08/14/2009 05:12 am ET Updated May 25, 2011

Flaws Inherent in the Current Commission, and How to Minimize Them

Congress recently passed legislation establishing the Financial Crisis Inquiry Commission (FCIC). The law was a significant accomplishment because it was strongly opposed behind the scenes by many powerful forces, but its design does not meet many of the standards that made the Pecora investigation so successful. A commission of this nature is unwieldy and political. It cannot be non-partisan, it cannot be unified, and it is extremely difficult to make it effective. Having a large number of prestigious, often political commissioners also makes it unlikely that they will take the steps essential to minimize the flaws inherent in any investigative commission. The only way to minimize these flaws is to pick a Pecora as its executive staff director and then let him or her run the investigation, including the questioning. The difficulty, of course, is that commissioners -- selected through a political process, from the political class, for a partisan political purpose -- are among the least likely to be willing to take a back seat role and allow a professional investigator to take the lead.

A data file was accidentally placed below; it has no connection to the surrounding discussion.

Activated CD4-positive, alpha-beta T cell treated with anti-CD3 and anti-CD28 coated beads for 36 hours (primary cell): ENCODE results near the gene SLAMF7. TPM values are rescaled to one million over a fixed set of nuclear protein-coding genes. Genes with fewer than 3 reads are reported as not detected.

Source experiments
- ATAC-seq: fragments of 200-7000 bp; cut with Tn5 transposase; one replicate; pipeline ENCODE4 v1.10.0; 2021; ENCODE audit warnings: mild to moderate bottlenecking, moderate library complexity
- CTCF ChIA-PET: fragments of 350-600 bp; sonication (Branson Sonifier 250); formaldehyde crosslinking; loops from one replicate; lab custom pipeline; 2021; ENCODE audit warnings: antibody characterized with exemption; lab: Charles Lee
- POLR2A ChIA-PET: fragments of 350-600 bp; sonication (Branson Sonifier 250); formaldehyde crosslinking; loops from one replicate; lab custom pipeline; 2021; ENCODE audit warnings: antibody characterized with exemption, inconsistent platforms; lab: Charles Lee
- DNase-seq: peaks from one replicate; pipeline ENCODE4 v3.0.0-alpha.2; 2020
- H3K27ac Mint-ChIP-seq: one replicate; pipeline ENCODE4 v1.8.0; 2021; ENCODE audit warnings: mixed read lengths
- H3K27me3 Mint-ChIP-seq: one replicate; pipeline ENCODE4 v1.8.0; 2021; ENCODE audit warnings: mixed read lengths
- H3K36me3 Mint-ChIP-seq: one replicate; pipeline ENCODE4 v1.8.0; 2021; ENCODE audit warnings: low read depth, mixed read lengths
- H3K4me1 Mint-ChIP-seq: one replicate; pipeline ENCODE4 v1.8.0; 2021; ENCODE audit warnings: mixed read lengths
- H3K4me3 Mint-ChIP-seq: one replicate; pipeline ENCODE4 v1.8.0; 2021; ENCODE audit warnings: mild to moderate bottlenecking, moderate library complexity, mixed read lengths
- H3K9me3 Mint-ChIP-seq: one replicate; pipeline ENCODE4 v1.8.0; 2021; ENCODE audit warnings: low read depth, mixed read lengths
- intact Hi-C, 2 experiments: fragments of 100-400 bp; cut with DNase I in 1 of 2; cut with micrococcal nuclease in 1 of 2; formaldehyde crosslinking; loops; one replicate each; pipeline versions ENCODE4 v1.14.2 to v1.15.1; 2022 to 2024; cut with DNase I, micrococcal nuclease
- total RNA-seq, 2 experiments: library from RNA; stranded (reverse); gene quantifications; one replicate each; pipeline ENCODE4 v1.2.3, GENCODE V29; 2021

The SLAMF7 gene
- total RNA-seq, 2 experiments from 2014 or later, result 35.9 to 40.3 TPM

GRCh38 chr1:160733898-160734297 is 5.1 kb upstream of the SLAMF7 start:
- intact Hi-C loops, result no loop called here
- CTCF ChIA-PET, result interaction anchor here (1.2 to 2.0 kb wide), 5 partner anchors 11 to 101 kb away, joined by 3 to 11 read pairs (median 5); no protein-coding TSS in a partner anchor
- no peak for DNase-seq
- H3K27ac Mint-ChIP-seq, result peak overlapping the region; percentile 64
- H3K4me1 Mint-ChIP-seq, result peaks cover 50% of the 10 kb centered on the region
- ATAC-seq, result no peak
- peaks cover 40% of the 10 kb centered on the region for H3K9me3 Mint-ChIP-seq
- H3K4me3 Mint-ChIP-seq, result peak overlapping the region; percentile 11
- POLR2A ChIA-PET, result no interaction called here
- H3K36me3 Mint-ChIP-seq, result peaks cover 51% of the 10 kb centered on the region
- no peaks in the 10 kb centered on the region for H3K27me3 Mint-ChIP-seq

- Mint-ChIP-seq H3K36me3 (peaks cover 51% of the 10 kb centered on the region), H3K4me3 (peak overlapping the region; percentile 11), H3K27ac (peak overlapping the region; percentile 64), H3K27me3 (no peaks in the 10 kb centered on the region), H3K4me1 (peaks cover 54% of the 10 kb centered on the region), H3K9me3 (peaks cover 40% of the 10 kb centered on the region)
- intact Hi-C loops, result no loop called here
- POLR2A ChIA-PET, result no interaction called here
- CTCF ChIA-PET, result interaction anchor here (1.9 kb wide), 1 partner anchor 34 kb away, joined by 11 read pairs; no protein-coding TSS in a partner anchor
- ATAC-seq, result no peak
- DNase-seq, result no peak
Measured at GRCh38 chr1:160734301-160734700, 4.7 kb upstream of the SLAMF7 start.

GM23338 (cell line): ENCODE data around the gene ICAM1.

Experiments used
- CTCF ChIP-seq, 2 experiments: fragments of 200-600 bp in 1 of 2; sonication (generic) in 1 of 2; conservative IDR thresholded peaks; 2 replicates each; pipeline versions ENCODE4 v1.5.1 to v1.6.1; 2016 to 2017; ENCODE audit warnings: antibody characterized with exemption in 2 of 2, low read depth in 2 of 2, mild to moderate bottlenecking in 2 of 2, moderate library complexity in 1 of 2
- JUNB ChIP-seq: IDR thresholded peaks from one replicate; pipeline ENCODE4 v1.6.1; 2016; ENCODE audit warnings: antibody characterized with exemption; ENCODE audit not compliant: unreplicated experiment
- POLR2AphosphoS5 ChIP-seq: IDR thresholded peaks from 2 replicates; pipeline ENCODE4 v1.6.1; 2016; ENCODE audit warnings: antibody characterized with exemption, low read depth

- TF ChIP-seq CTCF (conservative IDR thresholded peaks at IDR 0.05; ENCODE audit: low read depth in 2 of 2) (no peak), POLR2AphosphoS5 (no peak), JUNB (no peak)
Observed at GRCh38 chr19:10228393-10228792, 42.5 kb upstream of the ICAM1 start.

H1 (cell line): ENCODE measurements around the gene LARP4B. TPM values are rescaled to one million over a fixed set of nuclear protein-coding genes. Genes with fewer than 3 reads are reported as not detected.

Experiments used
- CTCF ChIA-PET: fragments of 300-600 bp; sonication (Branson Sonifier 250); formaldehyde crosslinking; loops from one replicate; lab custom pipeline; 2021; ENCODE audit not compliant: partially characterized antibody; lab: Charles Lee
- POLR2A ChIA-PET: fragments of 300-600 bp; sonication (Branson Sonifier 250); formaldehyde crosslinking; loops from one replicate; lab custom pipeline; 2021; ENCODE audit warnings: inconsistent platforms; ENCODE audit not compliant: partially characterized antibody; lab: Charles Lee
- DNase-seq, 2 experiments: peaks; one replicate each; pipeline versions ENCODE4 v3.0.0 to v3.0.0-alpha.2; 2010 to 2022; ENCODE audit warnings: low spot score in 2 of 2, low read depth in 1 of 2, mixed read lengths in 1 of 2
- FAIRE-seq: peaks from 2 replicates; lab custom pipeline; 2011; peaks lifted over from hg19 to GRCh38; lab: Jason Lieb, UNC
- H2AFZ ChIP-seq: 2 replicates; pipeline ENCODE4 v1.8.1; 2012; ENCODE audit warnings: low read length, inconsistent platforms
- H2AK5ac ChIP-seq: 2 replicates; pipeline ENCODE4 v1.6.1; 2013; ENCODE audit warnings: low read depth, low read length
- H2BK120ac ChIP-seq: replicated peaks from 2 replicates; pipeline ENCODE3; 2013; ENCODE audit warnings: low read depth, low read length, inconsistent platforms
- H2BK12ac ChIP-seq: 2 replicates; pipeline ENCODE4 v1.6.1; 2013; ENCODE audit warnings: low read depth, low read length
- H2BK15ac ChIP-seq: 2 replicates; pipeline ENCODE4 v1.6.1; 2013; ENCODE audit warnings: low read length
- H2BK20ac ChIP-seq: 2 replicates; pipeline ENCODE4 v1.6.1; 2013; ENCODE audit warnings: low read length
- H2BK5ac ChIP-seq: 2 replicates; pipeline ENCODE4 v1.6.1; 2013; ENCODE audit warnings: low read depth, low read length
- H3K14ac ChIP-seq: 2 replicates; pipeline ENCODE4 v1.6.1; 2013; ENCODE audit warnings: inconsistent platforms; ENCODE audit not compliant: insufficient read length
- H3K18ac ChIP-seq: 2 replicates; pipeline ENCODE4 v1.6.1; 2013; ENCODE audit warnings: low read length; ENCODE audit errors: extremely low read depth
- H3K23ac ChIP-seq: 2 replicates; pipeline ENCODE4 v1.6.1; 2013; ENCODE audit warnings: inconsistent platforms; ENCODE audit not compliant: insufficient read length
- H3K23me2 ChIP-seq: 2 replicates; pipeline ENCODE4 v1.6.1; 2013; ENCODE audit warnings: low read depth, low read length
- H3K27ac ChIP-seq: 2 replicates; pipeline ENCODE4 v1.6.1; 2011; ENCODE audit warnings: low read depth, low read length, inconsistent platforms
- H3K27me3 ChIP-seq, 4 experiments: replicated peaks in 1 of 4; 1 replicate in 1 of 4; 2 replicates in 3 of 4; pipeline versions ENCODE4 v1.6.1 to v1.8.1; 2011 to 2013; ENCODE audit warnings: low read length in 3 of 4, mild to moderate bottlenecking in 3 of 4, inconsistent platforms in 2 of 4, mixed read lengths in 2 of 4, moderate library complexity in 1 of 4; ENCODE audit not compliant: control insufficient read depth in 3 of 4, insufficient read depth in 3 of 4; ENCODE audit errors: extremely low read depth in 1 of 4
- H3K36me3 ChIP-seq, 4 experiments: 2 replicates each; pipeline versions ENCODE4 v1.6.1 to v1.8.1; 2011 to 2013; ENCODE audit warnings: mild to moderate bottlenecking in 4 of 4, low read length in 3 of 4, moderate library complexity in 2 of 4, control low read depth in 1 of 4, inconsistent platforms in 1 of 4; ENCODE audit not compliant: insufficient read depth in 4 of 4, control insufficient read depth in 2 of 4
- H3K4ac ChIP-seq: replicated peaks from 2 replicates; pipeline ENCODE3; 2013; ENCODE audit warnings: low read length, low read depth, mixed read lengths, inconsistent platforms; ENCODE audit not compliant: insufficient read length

The commissioners' central functions are to select a modern Pecora as the executive staff director and then back him or her against the inevitable political push back. They need to recognize their inherent limitations. They will not be full-time, for example. Complex investigations have to be run by professionals working full-time on the investigation. The lead investigator and key staff will be working obscene hours for years. No part-time commissioner can come close to having their knowledge and few commissioners will have experience running complex financial investigations. Prominent commissioners, however, tend to want to make decisions. A complex investigation requires several gifted sous chefs operating under the overall direction of the top chef....

You can read the rest of my piece at New Deal 2.0.